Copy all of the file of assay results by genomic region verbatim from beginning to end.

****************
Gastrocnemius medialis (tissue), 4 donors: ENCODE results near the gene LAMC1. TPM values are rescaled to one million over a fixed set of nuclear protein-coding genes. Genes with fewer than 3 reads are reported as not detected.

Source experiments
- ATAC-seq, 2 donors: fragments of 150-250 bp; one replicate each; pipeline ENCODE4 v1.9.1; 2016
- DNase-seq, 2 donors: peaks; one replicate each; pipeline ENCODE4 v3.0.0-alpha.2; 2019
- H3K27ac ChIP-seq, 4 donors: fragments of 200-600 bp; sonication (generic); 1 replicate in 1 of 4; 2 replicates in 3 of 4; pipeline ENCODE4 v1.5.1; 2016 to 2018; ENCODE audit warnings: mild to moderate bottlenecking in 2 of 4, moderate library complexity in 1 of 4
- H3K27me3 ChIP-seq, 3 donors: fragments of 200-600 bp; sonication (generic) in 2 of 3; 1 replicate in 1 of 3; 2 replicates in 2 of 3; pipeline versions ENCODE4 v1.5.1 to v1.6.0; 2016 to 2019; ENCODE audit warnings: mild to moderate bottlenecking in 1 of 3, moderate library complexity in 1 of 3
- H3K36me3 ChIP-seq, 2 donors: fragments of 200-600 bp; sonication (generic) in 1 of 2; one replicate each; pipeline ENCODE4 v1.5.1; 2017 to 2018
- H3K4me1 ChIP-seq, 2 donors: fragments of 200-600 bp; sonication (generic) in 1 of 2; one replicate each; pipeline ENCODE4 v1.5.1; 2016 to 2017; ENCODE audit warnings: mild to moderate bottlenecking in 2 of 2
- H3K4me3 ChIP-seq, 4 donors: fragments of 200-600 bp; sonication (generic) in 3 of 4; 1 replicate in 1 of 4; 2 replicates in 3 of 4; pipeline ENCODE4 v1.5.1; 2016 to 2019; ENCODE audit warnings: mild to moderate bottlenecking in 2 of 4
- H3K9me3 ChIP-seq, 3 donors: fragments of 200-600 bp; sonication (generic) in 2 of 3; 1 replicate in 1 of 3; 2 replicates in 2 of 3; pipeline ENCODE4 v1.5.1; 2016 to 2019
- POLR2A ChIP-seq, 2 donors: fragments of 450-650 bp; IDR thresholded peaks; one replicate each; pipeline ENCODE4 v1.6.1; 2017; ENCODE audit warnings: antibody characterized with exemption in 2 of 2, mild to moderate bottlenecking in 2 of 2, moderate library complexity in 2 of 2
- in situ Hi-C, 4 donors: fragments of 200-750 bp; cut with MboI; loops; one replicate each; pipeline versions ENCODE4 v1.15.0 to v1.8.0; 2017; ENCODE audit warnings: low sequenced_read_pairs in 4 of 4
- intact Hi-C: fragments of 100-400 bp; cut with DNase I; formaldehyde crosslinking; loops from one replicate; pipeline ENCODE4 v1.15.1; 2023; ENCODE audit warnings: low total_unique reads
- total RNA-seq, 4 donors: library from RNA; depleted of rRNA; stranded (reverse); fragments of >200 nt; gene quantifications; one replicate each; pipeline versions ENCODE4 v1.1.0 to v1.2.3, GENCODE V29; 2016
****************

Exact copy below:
Gastrocnemius medialis (tissue), 4 donors: ENCODE results near the gene LAMC1. TPM values are rescaled to one million over a fixed set of nuclear protein-coding genes. Genes with fewer than 3 reads are reported as not detected.

Source experiments
- ATAC-seq, 2 donors: fragments of 150-250 bp; one replicate each; pipeline ENCODE4 v1.9.1; 2016
- DNase-seq, 2 donors: peaks; one replicate each; pipeline ENCODE4 v3.0.0-alpha.2; 2019
- H3K27ac ChIP-seq, 4 donors: fragments of 200-600 bp; sonication (generic); 1 replicate in 1 of 4; 2 replicates in 3 of 4; pipeline ENCODE4 v1.5.1; 2016 to 2018; ENCODE audit warnings: mild to moderate bottlenecking in 2 of 4, moderate library complexity in 1 of 4
- H3K27me3 ChIP-seq, 3 donors: fragments of 200-600 bp; sonication (generic) in 2 of 3; 1 replicate in 1 of 3; 2 replicates in 2 of 3; pipeline versions ENCODE4 v1.5.1 to v1.6.0; 2016 to 2019; ENCODE audit warnings: mild to moderate bottlenecking in 1 of 3, moderate library complexity in 1 of 3
- H3K36me3 ChIP-seq, 2 donors: fragments of 200-600 bp; sonication (generic) in 1 of 2; one replicate each; pipeline ENCODE4 v1.5.1; 2017 to 2018
- H3K4me1 ChIP-seq, 2 donors: fragments of 200-600 bp; sonication (generic) in 1 of 2; one replicate each; pipeline ENCODE4 v1.5.1; 2016 to 2017; ENCODE audit warnings: mild to moderate bottlenecking in 2 of 2
- H3K4me3 ChIP-seq, 4 donors: fragments of 200-600 bp; sonication (generic) in 3 of 4; 1 replicate in 1 of 4; 2 replicates in 3 of 4; pipeline ENCODE4 v1.5.1; 2016 to 2019; ENCODE audit warnings: mild to moderate bottlenecking in 2 of 4
- H3K9me3 ChIP-seq, 3 donors: fragments of 200-600 bp; sonication (generic) in 2 of 3; 1 replicate in 1 of 3; 2 replicates in 2 of 3; pipeline ENCODE4 v1.5.1; 2016 to 2019
- POLR2A ChIP-seq, 2 donors: fragments of 450-650 bp; IDR thresholded peaks; one replicate each; pipeline ENCODE4 v1.6.1; 2017; ENCODE audit warnings: antibody characterized with exemption in 2 of 2, mild to moderate bottlenecking in 2 of 2, moderate library complexity in 2 of 2
- in situ Hi-C, 4 donors: fragments of 200-750 bp; cut with MboI; loops; one replicate each; pipeline versions ENCODE4 v1.15.0 to v1.8.0; 2017; ENCODE audit warnings: low sequenced_read_pairs in 4 of 4
- intact Hi-C: fragments of 100-400 bp; cut with DNase I; formaldehyde crosslinking; loops from one replicate; pipeline ENCODE4 v1.15.1; 2023; ENCODE audit warnings: low total_unique reads
- total RNA-seq, 4 donors: library from RNA; depleted of rRNA; stranded (reverse); fragments of >200 nt; gene quantifications; one replicate each; pipeline versions ENCODE4 v1.1.0 to v1.2.3, GENCODE V29; 2016